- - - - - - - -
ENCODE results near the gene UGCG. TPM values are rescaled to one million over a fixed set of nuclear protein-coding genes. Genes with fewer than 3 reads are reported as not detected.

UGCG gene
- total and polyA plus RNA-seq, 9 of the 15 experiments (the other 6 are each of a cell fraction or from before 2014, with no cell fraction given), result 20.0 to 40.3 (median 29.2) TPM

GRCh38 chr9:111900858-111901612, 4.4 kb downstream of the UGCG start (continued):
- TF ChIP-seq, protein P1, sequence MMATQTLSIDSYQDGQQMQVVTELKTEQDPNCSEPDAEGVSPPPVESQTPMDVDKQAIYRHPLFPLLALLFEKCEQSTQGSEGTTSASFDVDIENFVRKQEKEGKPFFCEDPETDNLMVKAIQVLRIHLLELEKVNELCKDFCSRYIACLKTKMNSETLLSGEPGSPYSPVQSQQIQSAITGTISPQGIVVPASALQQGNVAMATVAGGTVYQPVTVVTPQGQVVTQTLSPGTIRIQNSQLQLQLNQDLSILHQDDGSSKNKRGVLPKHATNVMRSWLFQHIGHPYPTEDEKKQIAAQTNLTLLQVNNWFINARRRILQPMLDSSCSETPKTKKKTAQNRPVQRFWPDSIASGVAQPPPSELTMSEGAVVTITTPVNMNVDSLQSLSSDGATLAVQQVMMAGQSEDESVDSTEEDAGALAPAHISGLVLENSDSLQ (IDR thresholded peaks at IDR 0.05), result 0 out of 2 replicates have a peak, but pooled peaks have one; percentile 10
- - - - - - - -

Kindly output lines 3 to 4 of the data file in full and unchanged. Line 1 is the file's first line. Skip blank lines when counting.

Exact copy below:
- total and polyA plus RNA-seq, 9 of the 15 experiments (the other 6 are each of a cell fraction or from before 2014, with no cell fraction given), result 20.0 to 40.3 (median 29.2) TPM

GRCh38 chr9:111900858-111901612, 4.4 kb downstream of the UGCG start (continued):